William Ross died of tuberculosis at Gairloch in either 1790 or 1791.[1][5] According to legend, on the night of his death, Mrs. Samuel Clough's dress accidentally caught fire from a candle we was holding inside her house in Liverpool, which resulted in her death as well.[13]

Works[edit]

William Ross is said to have burned all his manuscripts, but his poems survived as oral poetry and were subsequently collected and written down from the dictation of those who had memorized them.[14]

Two volumes of Ross's Gaelic poems were published—Orain Ghae'lach (Inverness, 1830) and An dara clòbhualadh (Glasgow, 1834), edited by John Mackenzie.[5][15] His poetic range covered Scotch whisky, chasing girls, and an iconic lament over the death in exile of Prince Charles Edward Stuart in 1788. Other 18th-century Gaelic poets, including Alasdair mac Mhaighstir Alasdair of Lochaber and John MacCodrum of North Uist, were also major influences.[1][16]

More recently, William Ross' poetry was a major influence upon Sorley MacLean, who remains one of the most important figures in 20th century Scottish Gaelic literature.[17] MacLean considered William Ross' last song, Òran Eile,[18] "one of the very greatest poems ever made in any language", in the British Isles and comparable to the best of William Shakespeare's 154 sonnets.[19]

See also[edit]

Notes[edit]

  1. ^ a b c d e Thomson, Derick S. "Ross, William". Oxford Dictionary of National Biography (online ed.). Oxford University Press. doi:10.1093/ref:odnb/24136. (Subscription or UK public library membership required.)
  2. ^ Derick S. Thomson (1987), Companion to Gaelic Scotland, page 253.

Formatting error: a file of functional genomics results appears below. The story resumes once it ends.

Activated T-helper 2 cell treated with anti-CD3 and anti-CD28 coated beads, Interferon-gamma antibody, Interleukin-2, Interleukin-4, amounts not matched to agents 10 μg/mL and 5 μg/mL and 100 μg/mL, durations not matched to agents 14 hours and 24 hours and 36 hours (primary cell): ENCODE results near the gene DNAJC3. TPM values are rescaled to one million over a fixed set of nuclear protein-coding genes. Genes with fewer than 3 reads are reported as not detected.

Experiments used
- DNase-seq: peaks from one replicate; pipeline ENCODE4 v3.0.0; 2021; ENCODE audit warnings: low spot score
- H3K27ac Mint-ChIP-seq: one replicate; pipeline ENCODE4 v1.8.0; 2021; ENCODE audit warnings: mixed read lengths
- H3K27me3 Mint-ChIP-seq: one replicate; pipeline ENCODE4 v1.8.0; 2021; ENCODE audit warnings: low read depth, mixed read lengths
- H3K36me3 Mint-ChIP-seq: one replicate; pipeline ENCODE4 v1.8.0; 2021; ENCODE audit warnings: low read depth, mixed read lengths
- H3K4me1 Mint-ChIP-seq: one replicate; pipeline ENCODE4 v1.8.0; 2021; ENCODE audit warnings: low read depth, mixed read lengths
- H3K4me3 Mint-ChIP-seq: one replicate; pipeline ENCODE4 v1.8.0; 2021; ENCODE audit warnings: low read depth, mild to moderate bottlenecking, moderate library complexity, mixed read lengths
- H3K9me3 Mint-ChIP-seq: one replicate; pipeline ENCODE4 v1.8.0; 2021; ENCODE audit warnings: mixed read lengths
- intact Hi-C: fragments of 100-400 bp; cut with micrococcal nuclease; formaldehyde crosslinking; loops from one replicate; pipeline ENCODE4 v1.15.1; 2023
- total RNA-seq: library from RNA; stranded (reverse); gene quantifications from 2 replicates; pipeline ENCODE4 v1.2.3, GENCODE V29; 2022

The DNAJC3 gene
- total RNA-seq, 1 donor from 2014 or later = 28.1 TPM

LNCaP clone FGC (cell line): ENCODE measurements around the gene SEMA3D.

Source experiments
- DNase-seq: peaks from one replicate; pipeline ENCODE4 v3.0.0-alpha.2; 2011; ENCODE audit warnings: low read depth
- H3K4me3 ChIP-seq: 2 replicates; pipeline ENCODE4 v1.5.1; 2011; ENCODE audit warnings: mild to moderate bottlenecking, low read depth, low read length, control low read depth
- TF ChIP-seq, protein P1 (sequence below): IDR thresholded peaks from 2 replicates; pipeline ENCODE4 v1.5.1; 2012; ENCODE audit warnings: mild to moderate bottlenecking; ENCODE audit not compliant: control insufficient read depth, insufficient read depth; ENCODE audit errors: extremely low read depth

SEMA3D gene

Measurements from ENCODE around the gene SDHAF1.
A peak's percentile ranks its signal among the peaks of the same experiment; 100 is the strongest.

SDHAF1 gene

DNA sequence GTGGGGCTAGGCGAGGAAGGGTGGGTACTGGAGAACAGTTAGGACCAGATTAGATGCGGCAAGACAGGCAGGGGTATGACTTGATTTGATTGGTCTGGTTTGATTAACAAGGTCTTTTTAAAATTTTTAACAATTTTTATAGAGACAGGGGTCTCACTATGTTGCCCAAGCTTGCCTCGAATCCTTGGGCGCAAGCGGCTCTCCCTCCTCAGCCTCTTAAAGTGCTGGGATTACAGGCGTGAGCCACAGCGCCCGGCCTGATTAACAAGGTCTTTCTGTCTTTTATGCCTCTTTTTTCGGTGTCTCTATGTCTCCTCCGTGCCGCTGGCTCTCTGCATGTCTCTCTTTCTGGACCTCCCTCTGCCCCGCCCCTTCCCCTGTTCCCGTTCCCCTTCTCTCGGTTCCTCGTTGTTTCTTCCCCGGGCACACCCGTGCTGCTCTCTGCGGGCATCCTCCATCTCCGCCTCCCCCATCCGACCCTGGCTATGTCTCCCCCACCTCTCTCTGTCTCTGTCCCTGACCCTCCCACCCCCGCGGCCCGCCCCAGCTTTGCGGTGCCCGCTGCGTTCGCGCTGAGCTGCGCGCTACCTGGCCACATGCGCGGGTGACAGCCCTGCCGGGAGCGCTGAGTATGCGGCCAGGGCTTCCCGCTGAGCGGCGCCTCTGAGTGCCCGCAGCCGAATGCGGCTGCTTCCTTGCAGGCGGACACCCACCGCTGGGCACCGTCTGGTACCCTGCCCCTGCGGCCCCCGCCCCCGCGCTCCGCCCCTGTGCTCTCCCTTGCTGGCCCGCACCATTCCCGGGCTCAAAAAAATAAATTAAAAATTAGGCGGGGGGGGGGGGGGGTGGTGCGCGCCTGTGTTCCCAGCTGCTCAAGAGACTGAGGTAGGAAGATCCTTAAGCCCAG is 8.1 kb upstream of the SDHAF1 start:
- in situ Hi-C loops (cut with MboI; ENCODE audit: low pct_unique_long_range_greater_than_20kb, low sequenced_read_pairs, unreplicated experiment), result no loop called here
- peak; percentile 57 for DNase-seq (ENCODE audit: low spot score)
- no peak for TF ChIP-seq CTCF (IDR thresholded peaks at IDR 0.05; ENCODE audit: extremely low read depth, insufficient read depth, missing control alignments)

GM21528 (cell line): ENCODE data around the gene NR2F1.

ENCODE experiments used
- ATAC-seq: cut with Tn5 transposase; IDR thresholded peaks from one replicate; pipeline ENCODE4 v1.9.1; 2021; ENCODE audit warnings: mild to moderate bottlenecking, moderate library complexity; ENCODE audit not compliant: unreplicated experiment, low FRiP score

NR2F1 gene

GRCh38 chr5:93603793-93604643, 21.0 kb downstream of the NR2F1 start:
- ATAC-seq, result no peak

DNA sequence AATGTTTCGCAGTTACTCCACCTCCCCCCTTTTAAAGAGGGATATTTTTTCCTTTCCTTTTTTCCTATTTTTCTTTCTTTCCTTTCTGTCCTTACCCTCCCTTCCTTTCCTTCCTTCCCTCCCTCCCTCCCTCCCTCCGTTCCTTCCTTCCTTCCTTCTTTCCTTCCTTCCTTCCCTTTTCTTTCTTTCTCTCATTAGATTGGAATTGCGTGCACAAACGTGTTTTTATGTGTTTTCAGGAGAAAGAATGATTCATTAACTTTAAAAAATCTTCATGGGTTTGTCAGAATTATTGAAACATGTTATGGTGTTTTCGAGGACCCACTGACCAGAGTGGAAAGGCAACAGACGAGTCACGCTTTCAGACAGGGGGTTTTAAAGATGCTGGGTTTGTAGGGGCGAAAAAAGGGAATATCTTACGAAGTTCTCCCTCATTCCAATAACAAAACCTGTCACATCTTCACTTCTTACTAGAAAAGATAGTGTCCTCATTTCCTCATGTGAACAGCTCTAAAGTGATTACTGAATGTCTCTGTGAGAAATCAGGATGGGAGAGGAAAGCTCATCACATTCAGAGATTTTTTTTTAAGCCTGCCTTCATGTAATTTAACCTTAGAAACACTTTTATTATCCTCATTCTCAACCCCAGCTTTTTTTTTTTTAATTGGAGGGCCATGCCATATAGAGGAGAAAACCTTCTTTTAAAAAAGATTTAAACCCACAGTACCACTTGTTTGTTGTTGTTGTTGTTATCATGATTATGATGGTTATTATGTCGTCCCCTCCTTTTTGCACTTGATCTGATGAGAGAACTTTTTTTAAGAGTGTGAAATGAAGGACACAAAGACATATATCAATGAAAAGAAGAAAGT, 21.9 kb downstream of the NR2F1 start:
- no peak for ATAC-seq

3. ^ Derick S. Thomson (1993), Gaelic Poetry in the Eighteenth Century: A Bilingual Anthology, Association for Scottish Literary Studies, Aberdeen. Pages 161-167.
  4. ^ Ronald Black (2001), An Lasair: anthology of 18th century Scottish Gaelic verse, Birlinn Limited. Page 500.
  5. ^ a b c Lee, Sidney, ed. (1897). "Ross, William (1762-1790)" . Dictionary of National Biography. Vol. 49. London: Smith, Elder & Co.
  6. ^ Derick S. Thomson (1987), Companion to Gaelic Scotland, page 252.
  7. ^ Derick S. Thomson (1993), Gaepic Poetry in the Eighteenth Century: A Bilingual Anthology, Association for Scottish Literary Studies, Aberdeen. Page 147.
  8. ^ Derick S. Thomson (1987), Companion to Gaelic Scotland, page 252.
  9. ^ Ronald Black (2001), An Lasair: anthology of 18th century Scottish Gaelic verse, Birlinn Limited. Page 500.
  10. ^ Derick S. Thomson (1993), Gaelic Poetry in the Eighteenth Century: A Bilingual Anthology, Association for Scottish Literary Studies, Aberdeen. Pages 161-167.
  11. ^ Ronald Black (2001), An Lasair: anthology of 18th century Scottish Gaelic verse, Birlinn Limited. Page 501.
  12. ^ Derick S. Thomson (1987), Companion to Gaelic Scotland, page 252.
  13. ^ Ronald Black (2001), An Lasair: anthology of 18th century Scottish Gaelic verse, Birlinn Limited. Pages 500-501.
  14. ^ Derick S. Thomson (1987), Companion to Gaelic Scotland, page 252.
  15. ^ Lee, Sidney, ed. (1893). "Mackenzie, John (1806-1848)" . Dictionary of National Biography. Vol. 35. London: Smith, Elder & Co.
  16. ^ Derick S. Thomson (1987), Companion to Gaelic Scotland, page 252.
  17. ^ Krause, Corinna (2007). Eadar Dà Chànan: Self-Translation, the Bilingual Edition and Modern Scottish Gaelic Poetry (PDF) (Thesis). The University of Edinburgh School of Celtic and Scottish Studies. p. 67.
  18. ^ "18mh – Beachdan: Uilleam Ros". Làrach nam Bàrd (in Scottish Gaelic). BBC Alba. Retrieved 13 July 2019.
  19. ^ MacLean, Sorley (1985). "Old Songs and New Poetry" (PDF). In Gilles, William (ed.). Ris a' Bhruthaich: The Criticism and Prose Writings of Sorley MacLean. Stornoway: Acair. pp. 111, 114.

Further reading[edit]

External links[edit]

Attribution

 This article incorporates text from a publication now in the public domainLee, Sidney, ed. (1897). "Ross, William (1762-1790)". Dictionary of National Biography. Vol. 49. London: Smith, Elder & Co.